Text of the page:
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01-12-2017 | Research | Uitgave 1/2017 Open Access

Journal of Foot and Ankle Research 1/2017

Identifying the primary outcome for a randomised controlled trial in rheumatoid arthritis: the role of a discrete choice experiment

Journal of Foot and Ankle Research > Uitgave 1/2017
Eugena Stamuli, David Torgerson, Matthew Northgraves, Sarah Ronaldson, Lindsey Cherry
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The online version of this article (https://​doi.​org/​10.​1186/​s13047-017-0240-3) contains supplementary material, which is available to authorized users.



This study sought to establish the preferences of people with Rheumatoid Arthritis (RA) about the best outcome measure for a health and fitness intervention randomised controlled trial (RCT). The results of this study were used to inform the choice of the trial primary and secondary outcome measure.


A discrete choice experiment (DCE) was used to assess people’s preferences regarding a number of outcomes (foot and ankle pain, fatigue, mobility, ability to perform daily activities, choice of footwear) as well as different schedules and frequency of delivery for the health and fitness intervention. The outcomes were chosen based on literature review, clinician recommendation and patients’ focus groups. The DCE was constructed in SAS software using the D-efficiency criteria. It compared hypothetical scenarios with varying levels of outcomes severity and intervention schedule. Preference weights were estimated using appropriate econometric models. The partial log-likelihood method was used to assess the attribute importance.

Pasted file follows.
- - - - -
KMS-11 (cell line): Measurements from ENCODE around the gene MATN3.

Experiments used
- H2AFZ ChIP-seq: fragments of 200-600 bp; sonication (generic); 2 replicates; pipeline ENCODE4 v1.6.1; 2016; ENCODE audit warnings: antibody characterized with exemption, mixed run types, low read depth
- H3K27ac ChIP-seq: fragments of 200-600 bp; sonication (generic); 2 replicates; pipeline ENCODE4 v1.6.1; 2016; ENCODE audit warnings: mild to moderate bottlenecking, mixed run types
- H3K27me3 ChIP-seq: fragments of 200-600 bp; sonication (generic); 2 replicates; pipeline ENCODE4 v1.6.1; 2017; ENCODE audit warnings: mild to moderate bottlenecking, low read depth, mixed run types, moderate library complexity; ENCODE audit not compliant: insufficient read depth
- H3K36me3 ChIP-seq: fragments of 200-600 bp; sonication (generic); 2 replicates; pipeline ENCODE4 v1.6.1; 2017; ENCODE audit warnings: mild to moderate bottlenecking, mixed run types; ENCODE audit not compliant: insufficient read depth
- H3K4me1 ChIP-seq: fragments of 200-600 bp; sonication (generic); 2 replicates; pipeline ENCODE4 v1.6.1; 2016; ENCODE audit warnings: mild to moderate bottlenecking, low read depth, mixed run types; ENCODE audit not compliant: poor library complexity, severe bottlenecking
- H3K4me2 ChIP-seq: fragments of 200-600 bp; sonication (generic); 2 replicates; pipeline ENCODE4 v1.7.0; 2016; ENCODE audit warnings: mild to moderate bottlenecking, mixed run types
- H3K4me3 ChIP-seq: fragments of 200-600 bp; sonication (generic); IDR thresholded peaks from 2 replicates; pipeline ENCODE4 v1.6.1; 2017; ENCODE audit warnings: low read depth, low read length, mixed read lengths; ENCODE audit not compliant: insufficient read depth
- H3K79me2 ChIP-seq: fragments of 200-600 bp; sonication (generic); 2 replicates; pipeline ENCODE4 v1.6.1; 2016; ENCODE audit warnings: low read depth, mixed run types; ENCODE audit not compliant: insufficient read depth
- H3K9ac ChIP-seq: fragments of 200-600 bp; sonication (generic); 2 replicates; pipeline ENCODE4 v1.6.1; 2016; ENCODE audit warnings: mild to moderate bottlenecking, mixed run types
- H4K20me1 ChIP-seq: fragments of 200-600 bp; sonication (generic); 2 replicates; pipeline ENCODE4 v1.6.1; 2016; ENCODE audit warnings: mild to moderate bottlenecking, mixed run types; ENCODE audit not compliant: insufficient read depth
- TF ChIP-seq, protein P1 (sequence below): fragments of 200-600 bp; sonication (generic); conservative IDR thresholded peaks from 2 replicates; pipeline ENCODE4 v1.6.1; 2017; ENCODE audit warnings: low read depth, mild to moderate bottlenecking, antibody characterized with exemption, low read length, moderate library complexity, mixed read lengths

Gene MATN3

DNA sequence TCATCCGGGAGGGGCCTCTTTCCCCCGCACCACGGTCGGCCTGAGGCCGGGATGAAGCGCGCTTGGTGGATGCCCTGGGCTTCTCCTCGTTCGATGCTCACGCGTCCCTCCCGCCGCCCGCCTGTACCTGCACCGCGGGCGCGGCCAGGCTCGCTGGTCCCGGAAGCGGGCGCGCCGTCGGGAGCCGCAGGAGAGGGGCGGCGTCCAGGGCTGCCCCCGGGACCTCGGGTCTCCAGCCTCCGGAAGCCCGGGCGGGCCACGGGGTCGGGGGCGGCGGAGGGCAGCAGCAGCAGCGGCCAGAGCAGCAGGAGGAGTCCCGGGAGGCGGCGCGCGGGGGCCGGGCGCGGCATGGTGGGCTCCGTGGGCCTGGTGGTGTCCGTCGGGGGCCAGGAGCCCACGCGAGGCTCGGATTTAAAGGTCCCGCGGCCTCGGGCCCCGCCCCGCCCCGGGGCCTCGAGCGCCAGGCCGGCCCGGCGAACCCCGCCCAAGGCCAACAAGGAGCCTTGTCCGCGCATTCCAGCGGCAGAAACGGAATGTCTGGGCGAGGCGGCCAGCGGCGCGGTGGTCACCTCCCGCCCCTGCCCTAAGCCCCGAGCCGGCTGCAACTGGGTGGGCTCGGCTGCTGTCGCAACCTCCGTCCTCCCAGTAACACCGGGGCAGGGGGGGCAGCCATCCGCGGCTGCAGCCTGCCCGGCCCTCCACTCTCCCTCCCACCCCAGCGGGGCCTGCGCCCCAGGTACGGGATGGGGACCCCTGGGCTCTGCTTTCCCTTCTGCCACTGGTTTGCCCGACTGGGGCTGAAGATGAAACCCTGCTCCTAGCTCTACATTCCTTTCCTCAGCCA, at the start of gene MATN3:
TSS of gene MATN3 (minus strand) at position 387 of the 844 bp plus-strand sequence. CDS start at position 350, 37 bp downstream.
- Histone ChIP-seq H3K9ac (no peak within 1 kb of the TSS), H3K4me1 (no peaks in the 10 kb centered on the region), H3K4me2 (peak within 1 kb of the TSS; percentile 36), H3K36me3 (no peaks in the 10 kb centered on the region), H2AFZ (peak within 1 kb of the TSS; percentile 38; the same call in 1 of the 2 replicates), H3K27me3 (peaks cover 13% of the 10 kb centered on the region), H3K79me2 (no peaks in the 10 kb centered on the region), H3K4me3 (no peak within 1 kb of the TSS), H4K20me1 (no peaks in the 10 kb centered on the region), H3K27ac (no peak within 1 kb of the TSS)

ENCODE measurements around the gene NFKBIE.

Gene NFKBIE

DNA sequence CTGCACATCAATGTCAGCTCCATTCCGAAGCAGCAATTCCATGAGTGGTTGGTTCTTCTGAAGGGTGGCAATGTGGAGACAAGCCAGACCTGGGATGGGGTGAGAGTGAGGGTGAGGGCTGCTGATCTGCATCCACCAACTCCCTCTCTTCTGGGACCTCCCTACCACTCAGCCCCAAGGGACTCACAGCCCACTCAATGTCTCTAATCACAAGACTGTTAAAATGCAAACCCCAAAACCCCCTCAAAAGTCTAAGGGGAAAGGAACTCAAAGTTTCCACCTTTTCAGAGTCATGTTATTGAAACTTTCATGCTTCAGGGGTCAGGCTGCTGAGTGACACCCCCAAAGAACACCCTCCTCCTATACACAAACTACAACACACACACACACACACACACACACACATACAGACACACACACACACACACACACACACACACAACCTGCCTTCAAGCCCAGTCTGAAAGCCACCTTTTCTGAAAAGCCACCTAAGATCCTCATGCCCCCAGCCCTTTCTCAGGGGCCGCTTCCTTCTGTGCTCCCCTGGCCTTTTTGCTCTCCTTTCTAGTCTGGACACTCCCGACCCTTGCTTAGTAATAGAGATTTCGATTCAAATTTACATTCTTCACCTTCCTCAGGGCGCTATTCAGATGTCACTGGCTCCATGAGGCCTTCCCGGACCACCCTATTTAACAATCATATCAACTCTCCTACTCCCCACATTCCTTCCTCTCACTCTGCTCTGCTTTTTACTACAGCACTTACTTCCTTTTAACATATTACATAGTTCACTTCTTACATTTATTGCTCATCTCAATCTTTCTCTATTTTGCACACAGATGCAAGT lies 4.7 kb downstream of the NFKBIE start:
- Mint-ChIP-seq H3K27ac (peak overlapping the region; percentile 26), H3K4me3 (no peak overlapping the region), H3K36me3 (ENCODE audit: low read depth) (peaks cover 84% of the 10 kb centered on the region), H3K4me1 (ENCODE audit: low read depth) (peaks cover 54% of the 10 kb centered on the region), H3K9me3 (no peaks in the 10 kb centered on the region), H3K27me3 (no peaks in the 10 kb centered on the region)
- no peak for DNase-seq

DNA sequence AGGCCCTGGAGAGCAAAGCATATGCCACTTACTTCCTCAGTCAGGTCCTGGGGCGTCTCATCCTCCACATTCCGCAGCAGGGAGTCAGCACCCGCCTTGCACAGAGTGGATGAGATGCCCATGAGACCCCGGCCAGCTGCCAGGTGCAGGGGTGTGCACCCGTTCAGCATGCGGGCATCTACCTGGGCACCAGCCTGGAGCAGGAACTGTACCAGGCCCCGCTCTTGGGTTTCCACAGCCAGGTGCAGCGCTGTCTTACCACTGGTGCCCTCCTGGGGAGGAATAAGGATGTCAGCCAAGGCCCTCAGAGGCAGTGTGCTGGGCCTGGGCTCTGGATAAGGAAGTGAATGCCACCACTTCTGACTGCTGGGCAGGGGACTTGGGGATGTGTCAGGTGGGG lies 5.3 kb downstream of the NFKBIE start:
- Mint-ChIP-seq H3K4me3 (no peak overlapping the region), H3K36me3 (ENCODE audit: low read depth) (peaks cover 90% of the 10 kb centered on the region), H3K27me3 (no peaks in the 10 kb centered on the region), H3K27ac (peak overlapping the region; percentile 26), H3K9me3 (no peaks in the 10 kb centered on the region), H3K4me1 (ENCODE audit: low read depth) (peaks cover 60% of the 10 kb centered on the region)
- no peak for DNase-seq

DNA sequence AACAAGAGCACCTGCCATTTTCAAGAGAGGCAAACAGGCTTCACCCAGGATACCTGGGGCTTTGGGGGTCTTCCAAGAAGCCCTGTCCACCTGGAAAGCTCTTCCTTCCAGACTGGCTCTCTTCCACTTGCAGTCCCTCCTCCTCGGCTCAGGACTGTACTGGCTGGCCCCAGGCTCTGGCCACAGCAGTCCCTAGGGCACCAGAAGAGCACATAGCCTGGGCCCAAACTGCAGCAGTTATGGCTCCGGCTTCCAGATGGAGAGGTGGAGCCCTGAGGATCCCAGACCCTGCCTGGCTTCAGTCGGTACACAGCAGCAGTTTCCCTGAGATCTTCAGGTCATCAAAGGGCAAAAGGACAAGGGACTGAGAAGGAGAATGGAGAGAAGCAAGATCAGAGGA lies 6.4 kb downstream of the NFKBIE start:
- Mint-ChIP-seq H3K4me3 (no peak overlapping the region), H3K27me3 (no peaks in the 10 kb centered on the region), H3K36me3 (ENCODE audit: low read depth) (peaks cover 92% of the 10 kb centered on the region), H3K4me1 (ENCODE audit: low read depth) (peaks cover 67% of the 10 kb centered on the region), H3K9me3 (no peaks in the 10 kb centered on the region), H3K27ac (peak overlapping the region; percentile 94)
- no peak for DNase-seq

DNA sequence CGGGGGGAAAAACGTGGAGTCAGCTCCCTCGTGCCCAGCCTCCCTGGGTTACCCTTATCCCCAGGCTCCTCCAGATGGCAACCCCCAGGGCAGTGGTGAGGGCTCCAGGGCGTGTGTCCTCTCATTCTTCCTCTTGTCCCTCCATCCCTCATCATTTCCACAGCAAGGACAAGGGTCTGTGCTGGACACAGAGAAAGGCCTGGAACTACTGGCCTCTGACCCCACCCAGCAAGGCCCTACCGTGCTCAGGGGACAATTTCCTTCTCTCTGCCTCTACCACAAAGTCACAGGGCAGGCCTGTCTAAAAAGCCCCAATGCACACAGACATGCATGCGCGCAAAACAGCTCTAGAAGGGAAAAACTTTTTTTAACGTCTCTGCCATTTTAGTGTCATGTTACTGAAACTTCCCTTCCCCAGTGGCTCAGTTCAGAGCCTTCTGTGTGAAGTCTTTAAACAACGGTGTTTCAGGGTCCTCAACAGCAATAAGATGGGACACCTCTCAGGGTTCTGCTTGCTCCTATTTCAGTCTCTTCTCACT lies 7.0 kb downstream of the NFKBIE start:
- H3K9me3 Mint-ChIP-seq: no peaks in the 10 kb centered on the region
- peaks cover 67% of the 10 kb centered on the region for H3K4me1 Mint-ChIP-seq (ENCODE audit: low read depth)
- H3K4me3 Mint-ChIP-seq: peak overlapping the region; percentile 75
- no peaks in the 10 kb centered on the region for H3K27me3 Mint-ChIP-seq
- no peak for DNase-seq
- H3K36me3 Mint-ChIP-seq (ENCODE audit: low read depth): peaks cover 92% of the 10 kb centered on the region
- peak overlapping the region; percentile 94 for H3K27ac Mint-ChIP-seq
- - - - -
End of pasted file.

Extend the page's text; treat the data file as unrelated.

One hundred people with RA completed 18 choice sets. Overall, people selected foot and ankle pain as the most important outcome, with mobility being nearly as important. There was no evidence of differential preference between intervention schedules or frequency of delivery.


Foot and ankle pain can be considered the patient choice for primary outcome of an RCT relating to a health and fitness intervention. This study demonstrated that, by using the DCE method, it is possible to incorporate patients’ preferences at the design stage of a RCT. This approach ensures patient involvement at early stages of health care design.

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